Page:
September -- the number of Kentucky public high school students taking Advanced Placement (AP) examinations and scoring at high levels continued to rise.
November -- the results of NAEP’s 2011 assessments in mathematics and reading showed that Kentucky's 4th graders and 8th graders made gains and outperformed the nation in some areas.
November -- the Commissioner's Raising Achievement/Closing Gaps Council (CRACGC) released Guidelines for Closing the Gaps for All Students, a new document that is designed to help parents and community members become engaged in their schools and districts and to focus on statutory and regulatory expectations related to achievement gaps.
Teachers and Leaders
February -- the Kentucky Department of Education (KDE) received a two-year, $1 million grant from the Bill & Melinda Gates Foundation to support implementation of the new Common Core Standards (CCS) by developing instructional strategies and tools in mathematics and literacy.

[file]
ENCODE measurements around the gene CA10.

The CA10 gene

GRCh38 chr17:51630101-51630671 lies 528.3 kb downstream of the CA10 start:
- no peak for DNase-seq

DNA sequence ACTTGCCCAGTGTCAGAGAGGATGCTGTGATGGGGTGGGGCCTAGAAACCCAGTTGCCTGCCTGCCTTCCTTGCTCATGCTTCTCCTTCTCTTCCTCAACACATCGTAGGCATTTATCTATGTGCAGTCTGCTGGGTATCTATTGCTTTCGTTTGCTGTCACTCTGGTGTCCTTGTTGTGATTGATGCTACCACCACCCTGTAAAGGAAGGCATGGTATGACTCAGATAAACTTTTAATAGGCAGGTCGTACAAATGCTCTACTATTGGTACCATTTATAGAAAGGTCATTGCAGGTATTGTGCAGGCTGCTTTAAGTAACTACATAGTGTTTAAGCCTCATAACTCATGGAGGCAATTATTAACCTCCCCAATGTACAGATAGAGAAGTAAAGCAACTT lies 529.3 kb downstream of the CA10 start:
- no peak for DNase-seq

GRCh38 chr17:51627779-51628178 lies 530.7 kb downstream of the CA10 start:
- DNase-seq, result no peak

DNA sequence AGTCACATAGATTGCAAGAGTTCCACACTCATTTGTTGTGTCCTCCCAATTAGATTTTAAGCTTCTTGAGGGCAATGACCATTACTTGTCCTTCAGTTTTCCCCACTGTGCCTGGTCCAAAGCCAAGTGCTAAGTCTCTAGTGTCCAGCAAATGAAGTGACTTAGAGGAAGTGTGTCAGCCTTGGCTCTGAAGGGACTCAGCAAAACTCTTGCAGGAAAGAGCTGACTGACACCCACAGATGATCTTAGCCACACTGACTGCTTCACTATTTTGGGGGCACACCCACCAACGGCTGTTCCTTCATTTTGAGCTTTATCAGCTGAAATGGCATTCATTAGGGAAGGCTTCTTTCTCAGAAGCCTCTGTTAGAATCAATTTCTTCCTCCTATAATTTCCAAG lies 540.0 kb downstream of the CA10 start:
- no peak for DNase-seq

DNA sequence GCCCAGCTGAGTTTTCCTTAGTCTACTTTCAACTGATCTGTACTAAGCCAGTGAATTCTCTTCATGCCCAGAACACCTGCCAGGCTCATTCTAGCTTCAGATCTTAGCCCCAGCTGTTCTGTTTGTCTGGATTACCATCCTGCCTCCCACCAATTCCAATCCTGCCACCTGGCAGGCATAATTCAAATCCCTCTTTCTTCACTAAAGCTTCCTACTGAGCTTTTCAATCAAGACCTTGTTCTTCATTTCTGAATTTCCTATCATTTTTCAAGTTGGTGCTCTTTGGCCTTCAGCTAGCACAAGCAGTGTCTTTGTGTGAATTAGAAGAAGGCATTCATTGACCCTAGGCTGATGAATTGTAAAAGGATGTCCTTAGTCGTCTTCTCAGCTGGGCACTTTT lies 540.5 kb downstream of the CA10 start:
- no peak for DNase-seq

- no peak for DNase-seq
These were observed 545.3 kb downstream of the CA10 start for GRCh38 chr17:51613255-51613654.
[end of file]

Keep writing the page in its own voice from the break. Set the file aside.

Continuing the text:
March -- the TELL (Teaching, Empowering, Leading and Learning) Kentucky Survey provided a unique, anonymous opportunity to gather information about school working conditions from Kentucky’s certified educators. Participation rates in Kentucky set a record for first-time response rates on similar surveys.
August -- a new 21st-century instructional tool called the Continuous Instructional Improvement Technology System (CIITS) was launched. CIITS is a searchable online database of Kentucky academic standards and student learning targets aligned and linked to high-quality instructional resources to help teachers as they implement the new Kentucky Core Academic Standards in mathematics and English/language arts.